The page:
The ubiquitous use of dating apps and other online messaging platforms has led to an explosion in people receiving unsolicited nude pictures of someone they have never met. Some states want to penalize that.
A bipartisan group of state lawmakers in Virginia passed legislation in March that would punish those who unbidden drop their pants online. Republican Gov. Glenn Youngkin has signed the bill, and it will take effect July 1.
Any adult who sends an unsolicited nude image to another adult would be subject to civil penalties, and the recipient of such pictures would be entitled to damages of $500.
The Virginia bill follows a 2019 law in Texas that makes it a criminal offense to send unsolicited nudes.
The legislation in both states was championed by Bumble, a dating app that allows women to make the first move when contacting potential romantic partners or friends.
A 2018 survey by Bumble found that one in three women using the app had received unsolicited nude pictures from someone they hadn’t met, and 95 percent of them said they were unhappy to have been subject to such sightings.
Bumble is backing similar bills in California, New York, Pennsylvania and Wisconsin to penalize the sending of unsolicited nudes, said Payton Iheme, the company’s head of public policy for Americas.
Iheme said the company has chosen to press the issue in states first before attempting a federal solution through Congress.
“You really have to first get citizens informed that this is something that they don't have to deal with,” Iheme told CQ Roll Call about women having to put up with getting unsolicited naked pictures online. “Many of the women that we speak with, they’re like, ‘This is just part of doing business on the internet.’”
In addition to criminal and civil penalties, bills at the state level include the ability for a plaintiff to get an injunction to prevent continued harassment, Iheme said. “That's a lot easier to do at the state level than in federal courts.”
The state-by-state approach is similar to the passage of laws criminalizing so-called revenge porn.
All 50 states plus the District of Columbia have laws that criminalize revenge porn — the posting of intimate pictures and videos that may have been digitally shared between two parties during their relationship, or captured without consent by one party, but then posted online without consent of the subject.
Rep. Jackie Speier, D-Calif., has long championed stand-alone federal legislation to address revenge porn, but those measures have not been passed. In March, President Joe Biden signed into law a newly reauthorized version of the Violence Against Women Act that includes a provision for federal civil penalties against individuals who post online intimate images of others without their consent.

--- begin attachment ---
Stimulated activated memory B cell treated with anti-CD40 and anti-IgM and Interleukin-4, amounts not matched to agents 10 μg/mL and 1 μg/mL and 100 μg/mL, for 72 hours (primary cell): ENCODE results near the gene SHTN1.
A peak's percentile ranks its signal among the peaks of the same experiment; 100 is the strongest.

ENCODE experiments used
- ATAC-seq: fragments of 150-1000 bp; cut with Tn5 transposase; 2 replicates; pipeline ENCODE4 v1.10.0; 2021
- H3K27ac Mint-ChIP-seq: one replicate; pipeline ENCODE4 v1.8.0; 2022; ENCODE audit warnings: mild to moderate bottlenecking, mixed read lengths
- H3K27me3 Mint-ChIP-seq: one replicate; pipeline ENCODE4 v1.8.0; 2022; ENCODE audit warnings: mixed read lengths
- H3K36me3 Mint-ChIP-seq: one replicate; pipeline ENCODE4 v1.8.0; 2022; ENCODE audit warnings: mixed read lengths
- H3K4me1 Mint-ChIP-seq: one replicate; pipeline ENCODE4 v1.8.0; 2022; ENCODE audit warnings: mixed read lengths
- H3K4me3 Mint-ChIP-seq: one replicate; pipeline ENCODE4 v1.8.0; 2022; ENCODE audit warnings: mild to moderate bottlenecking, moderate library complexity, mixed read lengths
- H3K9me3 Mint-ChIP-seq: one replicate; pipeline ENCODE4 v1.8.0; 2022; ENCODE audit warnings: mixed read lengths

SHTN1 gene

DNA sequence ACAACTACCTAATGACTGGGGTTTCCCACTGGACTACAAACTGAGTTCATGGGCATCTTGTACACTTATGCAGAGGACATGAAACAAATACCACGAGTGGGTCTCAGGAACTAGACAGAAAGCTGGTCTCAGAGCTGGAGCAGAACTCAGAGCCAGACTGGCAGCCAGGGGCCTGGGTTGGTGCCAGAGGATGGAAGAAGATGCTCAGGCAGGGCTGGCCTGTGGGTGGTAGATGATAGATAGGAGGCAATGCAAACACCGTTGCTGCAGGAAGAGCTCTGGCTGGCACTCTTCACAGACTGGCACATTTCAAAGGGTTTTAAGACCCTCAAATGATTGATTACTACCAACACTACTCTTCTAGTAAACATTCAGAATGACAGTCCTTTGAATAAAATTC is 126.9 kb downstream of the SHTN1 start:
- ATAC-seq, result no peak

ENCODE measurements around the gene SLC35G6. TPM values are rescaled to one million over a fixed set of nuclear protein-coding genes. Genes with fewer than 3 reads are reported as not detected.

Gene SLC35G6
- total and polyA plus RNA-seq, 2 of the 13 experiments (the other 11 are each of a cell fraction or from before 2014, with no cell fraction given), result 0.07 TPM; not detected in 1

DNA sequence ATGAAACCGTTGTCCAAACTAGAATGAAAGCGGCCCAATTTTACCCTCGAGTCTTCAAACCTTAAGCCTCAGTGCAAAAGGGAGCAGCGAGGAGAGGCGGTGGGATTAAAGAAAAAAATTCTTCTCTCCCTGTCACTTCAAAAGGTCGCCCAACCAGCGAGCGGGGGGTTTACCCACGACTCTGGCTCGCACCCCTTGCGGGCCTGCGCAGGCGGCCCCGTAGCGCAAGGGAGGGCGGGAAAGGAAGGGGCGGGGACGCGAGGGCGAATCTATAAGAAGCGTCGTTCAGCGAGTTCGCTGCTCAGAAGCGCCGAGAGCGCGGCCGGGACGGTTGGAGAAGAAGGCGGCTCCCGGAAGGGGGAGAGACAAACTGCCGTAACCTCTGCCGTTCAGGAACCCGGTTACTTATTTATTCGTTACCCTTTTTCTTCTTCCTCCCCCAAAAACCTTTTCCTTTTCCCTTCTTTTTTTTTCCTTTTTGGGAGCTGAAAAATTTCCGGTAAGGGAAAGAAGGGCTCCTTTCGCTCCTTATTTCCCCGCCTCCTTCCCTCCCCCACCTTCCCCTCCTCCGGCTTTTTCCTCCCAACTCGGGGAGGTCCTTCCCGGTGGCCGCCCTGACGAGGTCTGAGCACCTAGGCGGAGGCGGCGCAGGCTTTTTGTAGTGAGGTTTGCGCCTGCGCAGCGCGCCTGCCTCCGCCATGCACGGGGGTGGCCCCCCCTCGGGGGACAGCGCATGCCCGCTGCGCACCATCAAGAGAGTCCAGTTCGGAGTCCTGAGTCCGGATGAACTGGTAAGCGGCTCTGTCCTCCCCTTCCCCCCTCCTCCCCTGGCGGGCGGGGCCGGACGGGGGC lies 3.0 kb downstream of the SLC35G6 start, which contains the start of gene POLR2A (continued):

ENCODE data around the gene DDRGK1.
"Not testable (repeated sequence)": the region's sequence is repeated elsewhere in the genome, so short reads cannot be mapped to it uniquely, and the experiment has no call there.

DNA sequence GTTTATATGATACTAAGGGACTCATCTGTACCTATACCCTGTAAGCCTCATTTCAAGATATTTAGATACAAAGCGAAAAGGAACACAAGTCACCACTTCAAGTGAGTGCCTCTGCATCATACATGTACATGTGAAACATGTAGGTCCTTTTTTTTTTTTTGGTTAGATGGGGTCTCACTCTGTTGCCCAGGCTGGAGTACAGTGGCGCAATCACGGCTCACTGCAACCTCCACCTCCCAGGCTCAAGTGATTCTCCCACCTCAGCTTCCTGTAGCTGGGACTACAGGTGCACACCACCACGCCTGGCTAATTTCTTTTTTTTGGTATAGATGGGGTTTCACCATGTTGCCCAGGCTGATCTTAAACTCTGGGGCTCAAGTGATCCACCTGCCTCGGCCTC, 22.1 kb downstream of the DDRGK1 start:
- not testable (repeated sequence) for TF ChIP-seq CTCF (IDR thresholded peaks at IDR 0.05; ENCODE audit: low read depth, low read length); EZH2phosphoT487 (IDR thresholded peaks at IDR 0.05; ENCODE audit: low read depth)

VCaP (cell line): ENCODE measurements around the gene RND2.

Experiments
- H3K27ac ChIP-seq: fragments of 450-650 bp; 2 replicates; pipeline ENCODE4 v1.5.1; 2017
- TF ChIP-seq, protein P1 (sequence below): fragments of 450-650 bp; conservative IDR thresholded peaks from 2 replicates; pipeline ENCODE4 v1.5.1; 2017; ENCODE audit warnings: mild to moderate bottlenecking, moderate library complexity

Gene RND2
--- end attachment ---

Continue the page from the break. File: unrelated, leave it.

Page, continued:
One doesn’t have to be on dating apps or in a relationship to be subject to unwanted nudes, said Virginia Del. Kelly Convirs-Fowler, a Democrat representing Virginia Beach, who initially proposed legislation to address the problem.
Convirs-Fowler, who’s a registered real estate agent, said people often find the listed phone numbers of brokers online and send them unsolicited nudes.
“Most of us … ugh … roll our eyes and ignore or, say, block the number,” Convirs-Fowler told CQ Roll Call.
But there was one case where an agent received a FaceTime video call of a naked person, and when the agent tried to lodge a complaint she was told there were no laws prohibiting the digital transmission of videos or pictures, Convirs-Fowler said.
In contrast, states have laws against indecent exposure or flashing in person.
Convirs-Fowler said her 2021 bill banning “digital indecent communication," which she referred to by its likely intentional acronym, passed overwhelmingly in the state’s House of Delegates with a 99-0 vote, making it a misdemeanor offense, but failed in the state Senate.
Some senators objected, saying Convirs-Fowler’s bill could turn pictures and videos exchanged between two individuals during a relationship into a criminal offense after the relationship ends. Others said the bill could criminalize art showing naked body parts.
Virginia Sen. Jennifer McClellan, a Democrat who serves on the state Senate Judiciary Committee, said she revived the bill in 2022 with the backing of Sens. Jill Holtzman Vogel, a Republican, and Jennifer Boysko, a Democrat.
Convirs-Fowler teamed up with Republican Del. Carrie Coyner to reintroduce the legislation after dropping criminal penalties that were part of her 2021 bill. The legislation unanimously passed both chambers.
The bill’s backers dropped criminal provisions to address concerns raised by some senators last year, McClellan told CQ Roll Call.
The bill also clarifies that the civil penalties and charges apply only to adults above 18 years of age and the person complaining has to prove that the picture or video was unsolicited, McClellan said.
The bills being considered in New York and California would impose civil penalties, Iheme said.
Cyber flashing is not a problem just in the United States.
The U.K. in March said as part of its new Online Safety Bill, the government intended to criminalize the transmission of unsolicited nudes with two-year prison terms for perpetrators.
The British government cited research from 2020 that found that 76 percent of young women aged 12 to 18 had been sent unsolicited naked images by boys or men.
In some cases, the U.K. government said, the photos were sent by perpetrators via Bluetooth or on the Apple iPhone using the Airdrop function to recipients who happened to be nearby. Such transmission showed a preview of the images on a recipient’s device even if the recipient rejected the photos, the U.K. government said.
“It is unacceptable that women and girls traveling on public transport, or just going about their day-to-day lives, are being subjected to this despicable practice,” U.K. Justice Minister Victoria Atkins said in a statement.